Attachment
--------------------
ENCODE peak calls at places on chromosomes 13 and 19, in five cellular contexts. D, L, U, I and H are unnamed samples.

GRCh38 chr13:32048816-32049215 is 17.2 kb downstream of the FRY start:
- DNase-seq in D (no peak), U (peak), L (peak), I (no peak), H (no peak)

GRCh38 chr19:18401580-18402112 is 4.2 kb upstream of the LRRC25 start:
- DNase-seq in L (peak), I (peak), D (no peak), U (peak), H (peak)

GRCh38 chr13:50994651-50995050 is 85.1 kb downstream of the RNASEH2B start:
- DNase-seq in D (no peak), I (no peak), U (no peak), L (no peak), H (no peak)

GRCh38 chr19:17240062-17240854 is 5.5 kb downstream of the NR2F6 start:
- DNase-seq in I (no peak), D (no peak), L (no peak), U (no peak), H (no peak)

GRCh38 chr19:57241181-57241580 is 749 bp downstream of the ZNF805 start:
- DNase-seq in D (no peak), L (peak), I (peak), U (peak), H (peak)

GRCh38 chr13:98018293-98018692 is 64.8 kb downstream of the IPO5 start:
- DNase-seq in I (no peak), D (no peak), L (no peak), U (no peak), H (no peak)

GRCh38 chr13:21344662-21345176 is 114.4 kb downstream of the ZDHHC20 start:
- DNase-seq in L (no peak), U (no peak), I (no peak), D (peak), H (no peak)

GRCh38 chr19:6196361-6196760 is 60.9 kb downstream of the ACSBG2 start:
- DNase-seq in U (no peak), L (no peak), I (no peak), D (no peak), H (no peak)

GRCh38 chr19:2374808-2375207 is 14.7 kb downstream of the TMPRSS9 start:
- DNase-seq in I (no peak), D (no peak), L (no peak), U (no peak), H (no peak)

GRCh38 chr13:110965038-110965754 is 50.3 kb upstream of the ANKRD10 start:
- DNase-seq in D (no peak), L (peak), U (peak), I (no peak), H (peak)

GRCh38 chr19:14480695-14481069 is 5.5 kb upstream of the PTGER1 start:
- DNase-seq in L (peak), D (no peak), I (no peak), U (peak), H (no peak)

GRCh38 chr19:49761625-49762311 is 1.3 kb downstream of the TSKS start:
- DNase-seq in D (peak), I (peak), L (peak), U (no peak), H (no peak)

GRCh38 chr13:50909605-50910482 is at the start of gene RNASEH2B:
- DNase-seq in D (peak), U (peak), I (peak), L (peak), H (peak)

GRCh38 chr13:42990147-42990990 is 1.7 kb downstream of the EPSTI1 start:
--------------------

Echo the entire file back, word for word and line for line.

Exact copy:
ENCODE peak calls at places on chromosomes 13 and 19, in five cellular contexts. D, L, U, I and H are unnamed samples.

GRCh38 chr13:32048816-32049215 is 17.2 kb downstream of the FRY start:
- DNase-seq in D (no peak), U (peak), L (peak), I (no peak), H (no peak)

GRCh38 chr19:18401580-18402112 is 4.2 kb upstream of the LRRC25 start:
- DNase-seq in L (peak), I (peak), D (no peak), U (peak), H (peak)

GRCh38 chr13:50994651-50995050 is 85.1 kb downstream of the RNASEH2B start:
- DNase-seq in D (no peak), I (no peak), U (no peak), L (no peak), H (no peak)

GRCh38 chr19:17240062-17240854 is 5.5 kb downstream of the NR2F6 start:
- DNase-seq in I (no peak), D (no peak), L (no peak), U (no peak), H (no peak)

GRCh38 chr19:57241181-57241580 is 749 bp downstream of the ZNF805 start:
- DNase-seq in D (no peak), L (peak), I (peak), U (peak), H (peak)

GRCh38 chr13:98018293-98018692 is 64.8 kb downstream of the IPO5 start:
- DNase-seq in I (no peak), D (no peak), L (no peak), U (no peak), H (no peak)

GRCh38 chr13:21344662-21345176 is 114.4 kb downstream of the ZDHHC20 start:
- DNase-seq in L (no peak), U (no peak), I (no peak), D (peak), H (no peak)

GRCh38 chr19:6196361-6196760 is 60.9 kb downstream of the ACSBG2 start:
- DNase-seq in U (no peak), L (no peak), I (no peak), D (no peak), H (no peak)

GRCh38 chr19:2374808-2375207 is 14.7 kb downstream of the TMPRSS9 start:
- DNase-seq in I (no peak), D (no peak), L (no peak), U (no peak), H (no peak)

GRCh38 chr13:110965038-110965754 is 50.3 kb upstream of the ANKRD10 start:
- DNase-seq in D (no peak), L (peak), U (peak), I (no peak), H (peak)

GRCh38 chr19:14480695-14481069 is 5.5 kb upstream of the PTGER1 start:
- DNase-seq in L (peak), D (no peak), I (no peak), U (peak), H (no peak)

GRCh38 chr19:49761625-49762311 is 1.3 kb downstream of the TSKS start:
- DNase-seq in D (peak), I (peak), L (peak), U (no peak), H (no peak)

GRCh38 chr13:50909605-50910482 is at the start of gene RNASEH2B:
- DNase-seq in D (peak), U (peak), I (peak), L (peak), H (peak)

GRCh38 chr13:42990147-42990990 is 1.7 kb downstream of the EPSTI1 start: